Nestled in the valley below Spionkop mountain, marked as the bloodiest battle of the Boer war, Spionkop Lodge rekindles the mystery around this legendary Koppie for historians, tourists and perhaps not-so-surprisingly football fans too.
The Battle of Spionkop was the scene of one of most futile battles fought during the South African War of 1899-1902.This theatre of war, brought together three significant and influential characters from the chapters of modern history; Winston Churchill, a 23 year old war correspondent, Louis Botha who was to become the first Prime Minister of the Union of South Africa in 1910, and a London qualified lawyer, Mahatma Gandhi, at the time a stretcher bearer and founder of the volunteer Ambulance Core. The famous Kop terrace of the Anfield Football Stadium is so named to honour the Lancashire soldiers who lost their lives on Spion Kop that fateful day.
Spion Kop Lodge is situated on what was the Woodlands Farm, originally owned by Mr George Spearman, at the turn of the century 1899 – 1900. The homestead is referred to in the History Books as Spearman’s Hill. During the Boer war the farm was taken over by General Sir Redvers Buller , Commander-in-Chief of the British Forces in South Africa. Mount Alice, on the farm, became Buller’s headquarters during the Upper Tugela Campaign, to relieve the besieged town of Ladysmith. During the campaign a 23 year old Journalist, by the name of Winston Churchill, spent much of his time on Spearman’s Farm with General Buller.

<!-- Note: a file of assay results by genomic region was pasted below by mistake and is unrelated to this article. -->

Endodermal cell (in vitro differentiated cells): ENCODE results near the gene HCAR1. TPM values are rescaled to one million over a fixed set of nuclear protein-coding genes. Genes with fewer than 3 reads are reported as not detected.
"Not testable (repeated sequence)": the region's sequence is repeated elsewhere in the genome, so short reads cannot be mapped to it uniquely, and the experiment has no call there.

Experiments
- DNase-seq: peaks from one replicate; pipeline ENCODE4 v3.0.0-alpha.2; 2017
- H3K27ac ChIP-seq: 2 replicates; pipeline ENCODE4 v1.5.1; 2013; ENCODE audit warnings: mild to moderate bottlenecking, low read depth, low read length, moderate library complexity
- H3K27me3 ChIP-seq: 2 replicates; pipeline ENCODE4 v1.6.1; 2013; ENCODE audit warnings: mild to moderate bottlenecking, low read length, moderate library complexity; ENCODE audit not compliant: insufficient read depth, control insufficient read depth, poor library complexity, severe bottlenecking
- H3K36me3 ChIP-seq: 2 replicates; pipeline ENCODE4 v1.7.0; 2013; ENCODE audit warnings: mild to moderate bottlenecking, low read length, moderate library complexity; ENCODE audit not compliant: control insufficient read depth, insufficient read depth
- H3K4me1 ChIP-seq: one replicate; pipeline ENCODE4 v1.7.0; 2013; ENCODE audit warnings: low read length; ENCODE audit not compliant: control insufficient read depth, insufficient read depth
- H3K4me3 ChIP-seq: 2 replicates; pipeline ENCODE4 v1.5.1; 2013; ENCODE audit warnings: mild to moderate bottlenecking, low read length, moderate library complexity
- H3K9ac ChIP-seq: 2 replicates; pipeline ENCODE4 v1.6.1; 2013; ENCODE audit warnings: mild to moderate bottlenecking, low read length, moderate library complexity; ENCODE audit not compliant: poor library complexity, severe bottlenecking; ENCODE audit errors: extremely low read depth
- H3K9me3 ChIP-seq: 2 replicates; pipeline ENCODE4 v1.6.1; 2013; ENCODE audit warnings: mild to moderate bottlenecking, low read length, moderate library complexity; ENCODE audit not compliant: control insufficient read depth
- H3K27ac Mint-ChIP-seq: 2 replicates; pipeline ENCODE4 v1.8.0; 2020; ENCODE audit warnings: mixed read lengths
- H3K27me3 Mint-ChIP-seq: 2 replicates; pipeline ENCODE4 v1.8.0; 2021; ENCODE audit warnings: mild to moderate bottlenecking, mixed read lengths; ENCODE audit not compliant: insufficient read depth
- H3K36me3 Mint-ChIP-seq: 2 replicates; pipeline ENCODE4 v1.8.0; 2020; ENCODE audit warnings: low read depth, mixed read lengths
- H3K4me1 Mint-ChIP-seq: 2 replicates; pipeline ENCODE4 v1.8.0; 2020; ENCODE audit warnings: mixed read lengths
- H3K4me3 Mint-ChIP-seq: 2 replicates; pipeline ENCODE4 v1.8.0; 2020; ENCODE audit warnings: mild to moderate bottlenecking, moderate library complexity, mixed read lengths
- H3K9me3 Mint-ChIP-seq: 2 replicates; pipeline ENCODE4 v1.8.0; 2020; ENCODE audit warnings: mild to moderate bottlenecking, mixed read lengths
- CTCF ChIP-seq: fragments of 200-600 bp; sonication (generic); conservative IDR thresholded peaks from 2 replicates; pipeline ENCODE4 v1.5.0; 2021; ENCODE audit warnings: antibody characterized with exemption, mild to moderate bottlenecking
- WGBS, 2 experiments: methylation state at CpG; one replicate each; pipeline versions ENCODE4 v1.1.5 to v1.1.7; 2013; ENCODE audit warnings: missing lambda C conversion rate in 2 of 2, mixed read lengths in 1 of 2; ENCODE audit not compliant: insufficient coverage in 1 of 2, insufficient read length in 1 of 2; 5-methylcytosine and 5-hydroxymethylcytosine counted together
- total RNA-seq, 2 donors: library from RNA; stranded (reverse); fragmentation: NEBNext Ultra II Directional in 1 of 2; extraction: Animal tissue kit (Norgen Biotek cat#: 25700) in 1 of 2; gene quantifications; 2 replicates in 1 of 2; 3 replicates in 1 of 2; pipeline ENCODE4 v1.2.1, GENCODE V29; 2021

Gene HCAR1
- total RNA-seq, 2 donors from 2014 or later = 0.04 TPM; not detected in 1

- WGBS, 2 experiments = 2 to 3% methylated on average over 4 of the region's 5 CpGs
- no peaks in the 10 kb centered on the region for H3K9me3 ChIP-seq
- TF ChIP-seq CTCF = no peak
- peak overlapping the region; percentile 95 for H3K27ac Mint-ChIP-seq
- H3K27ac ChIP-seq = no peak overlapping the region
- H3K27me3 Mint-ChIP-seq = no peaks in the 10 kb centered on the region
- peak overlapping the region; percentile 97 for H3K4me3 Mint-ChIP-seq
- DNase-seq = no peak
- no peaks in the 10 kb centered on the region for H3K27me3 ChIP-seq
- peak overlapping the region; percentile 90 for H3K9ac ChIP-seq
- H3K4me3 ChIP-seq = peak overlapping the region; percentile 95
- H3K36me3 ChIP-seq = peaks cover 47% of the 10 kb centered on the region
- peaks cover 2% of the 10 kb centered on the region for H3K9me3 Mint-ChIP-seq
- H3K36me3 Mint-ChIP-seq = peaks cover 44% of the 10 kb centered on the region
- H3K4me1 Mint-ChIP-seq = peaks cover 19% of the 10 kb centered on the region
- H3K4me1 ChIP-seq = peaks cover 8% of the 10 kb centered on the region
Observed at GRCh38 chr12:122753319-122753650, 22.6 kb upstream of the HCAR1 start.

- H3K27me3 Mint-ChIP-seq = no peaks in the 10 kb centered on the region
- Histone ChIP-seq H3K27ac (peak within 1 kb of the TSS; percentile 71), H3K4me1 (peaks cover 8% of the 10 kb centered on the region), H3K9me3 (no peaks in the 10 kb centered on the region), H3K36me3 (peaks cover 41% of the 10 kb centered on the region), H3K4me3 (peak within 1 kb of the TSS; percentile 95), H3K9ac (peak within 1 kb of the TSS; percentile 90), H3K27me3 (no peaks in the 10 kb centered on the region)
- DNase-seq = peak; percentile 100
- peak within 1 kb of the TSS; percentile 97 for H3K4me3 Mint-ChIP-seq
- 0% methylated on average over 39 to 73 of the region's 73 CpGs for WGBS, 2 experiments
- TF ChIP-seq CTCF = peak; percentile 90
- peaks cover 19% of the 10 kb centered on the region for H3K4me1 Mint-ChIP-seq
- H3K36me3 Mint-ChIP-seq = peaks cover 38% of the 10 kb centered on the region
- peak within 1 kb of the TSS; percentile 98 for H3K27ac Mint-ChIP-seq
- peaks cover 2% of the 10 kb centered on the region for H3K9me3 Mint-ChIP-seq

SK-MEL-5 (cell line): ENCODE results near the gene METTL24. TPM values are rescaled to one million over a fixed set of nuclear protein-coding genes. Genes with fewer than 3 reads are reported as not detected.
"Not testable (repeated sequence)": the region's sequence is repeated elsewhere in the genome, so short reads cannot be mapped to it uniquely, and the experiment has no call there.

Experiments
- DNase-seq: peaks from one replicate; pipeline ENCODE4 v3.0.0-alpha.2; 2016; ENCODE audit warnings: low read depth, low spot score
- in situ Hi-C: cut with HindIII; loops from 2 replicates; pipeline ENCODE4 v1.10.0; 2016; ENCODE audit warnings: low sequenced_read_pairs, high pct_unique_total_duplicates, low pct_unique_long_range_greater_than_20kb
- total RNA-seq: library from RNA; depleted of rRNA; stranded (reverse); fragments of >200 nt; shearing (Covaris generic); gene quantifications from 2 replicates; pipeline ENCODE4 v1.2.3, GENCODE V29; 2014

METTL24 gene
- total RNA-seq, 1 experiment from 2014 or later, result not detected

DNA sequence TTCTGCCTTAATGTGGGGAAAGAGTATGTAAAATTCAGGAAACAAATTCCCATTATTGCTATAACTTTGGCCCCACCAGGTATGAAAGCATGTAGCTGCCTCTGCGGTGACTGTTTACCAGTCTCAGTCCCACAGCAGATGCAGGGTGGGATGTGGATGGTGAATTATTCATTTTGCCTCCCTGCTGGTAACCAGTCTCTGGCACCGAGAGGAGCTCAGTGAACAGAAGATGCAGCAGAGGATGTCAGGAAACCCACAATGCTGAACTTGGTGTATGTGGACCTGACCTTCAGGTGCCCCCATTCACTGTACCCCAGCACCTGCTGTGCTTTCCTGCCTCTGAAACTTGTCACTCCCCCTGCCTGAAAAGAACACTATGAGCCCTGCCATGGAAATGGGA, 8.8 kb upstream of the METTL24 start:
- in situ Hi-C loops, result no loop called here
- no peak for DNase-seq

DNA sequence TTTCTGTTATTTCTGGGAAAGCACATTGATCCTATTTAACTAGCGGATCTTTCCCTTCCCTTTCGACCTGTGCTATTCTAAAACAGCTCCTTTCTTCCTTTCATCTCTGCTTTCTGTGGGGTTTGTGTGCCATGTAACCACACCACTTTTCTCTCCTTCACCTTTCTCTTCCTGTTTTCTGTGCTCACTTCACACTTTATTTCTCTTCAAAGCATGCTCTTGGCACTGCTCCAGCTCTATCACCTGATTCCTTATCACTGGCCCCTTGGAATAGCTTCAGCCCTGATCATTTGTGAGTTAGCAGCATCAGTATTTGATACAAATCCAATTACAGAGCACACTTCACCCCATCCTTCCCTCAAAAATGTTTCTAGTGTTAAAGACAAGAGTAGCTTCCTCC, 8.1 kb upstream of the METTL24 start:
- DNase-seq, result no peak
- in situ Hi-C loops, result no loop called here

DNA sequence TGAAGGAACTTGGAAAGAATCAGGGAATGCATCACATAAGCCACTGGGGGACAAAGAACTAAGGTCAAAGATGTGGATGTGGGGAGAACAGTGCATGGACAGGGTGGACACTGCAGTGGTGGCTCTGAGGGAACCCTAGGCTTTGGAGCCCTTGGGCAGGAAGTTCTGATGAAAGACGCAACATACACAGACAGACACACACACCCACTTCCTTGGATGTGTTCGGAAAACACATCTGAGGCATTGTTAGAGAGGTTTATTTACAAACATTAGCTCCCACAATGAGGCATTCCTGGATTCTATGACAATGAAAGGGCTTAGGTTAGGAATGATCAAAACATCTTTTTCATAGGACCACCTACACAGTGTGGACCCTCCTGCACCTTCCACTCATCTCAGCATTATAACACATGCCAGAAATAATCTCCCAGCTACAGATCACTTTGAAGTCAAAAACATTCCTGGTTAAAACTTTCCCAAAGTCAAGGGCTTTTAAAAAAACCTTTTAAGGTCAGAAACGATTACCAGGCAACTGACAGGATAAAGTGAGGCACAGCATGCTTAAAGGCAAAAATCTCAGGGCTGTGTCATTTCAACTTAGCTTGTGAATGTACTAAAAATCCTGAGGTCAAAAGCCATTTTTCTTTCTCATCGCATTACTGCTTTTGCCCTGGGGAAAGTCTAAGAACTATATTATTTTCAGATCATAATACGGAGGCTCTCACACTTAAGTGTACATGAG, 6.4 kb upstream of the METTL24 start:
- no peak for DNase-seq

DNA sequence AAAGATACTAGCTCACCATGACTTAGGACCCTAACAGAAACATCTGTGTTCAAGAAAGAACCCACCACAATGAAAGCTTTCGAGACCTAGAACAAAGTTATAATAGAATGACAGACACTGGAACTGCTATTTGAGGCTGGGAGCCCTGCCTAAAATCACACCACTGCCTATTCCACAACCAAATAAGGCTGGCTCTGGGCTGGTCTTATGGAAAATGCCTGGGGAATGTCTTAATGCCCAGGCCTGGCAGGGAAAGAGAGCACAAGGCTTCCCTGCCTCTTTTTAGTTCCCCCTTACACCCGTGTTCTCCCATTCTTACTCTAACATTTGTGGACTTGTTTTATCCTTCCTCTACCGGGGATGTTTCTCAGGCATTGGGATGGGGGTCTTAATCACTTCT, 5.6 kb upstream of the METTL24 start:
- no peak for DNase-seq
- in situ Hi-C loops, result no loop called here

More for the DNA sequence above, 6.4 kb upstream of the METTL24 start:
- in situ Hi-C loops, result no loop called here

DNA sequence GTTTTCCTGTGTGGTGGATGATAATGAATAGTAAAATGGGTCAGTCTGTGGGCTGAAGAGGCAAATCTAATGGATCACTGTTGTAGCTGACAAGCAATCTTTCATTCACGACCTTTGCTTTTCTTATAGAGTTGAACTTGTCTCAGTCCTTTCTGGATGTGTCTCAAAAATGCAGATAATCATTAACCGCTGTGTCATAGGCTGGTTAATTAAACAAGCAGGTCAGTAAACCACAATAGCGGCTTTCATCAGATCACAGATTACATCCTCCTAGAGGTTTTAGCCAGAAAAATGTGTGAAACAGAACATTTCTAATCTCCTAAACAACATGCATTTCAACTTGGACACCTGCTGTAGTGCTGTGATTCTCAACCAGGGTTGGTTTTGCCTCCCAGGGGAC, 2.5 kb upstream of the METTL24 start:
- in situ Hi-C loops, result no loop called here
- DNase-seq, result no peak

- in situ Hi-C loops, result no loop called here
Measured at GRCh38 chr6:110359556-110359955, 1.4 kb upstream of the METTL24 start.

In 1998 Raymond and Lynette Heron saw the opportunity to restore this significant place in history. They set about a plan, which was to see the original homestead become a living monument for those who fought a battle for freedom, and in doing so, have created a peaceful haven and focal point from which to explore the area and it’s history.
Despite Covid-19 and the difficulties 2020 brought to tourism, Raymond and Lynette announced a new addition to Spionkop Lodge, that of a new musuem housed in one of the original Sandstone Buildings on the farm, originally built in 1922 to house the first Model T Ford brought into this area of Winterton, KwaZulu Natal, South Africa.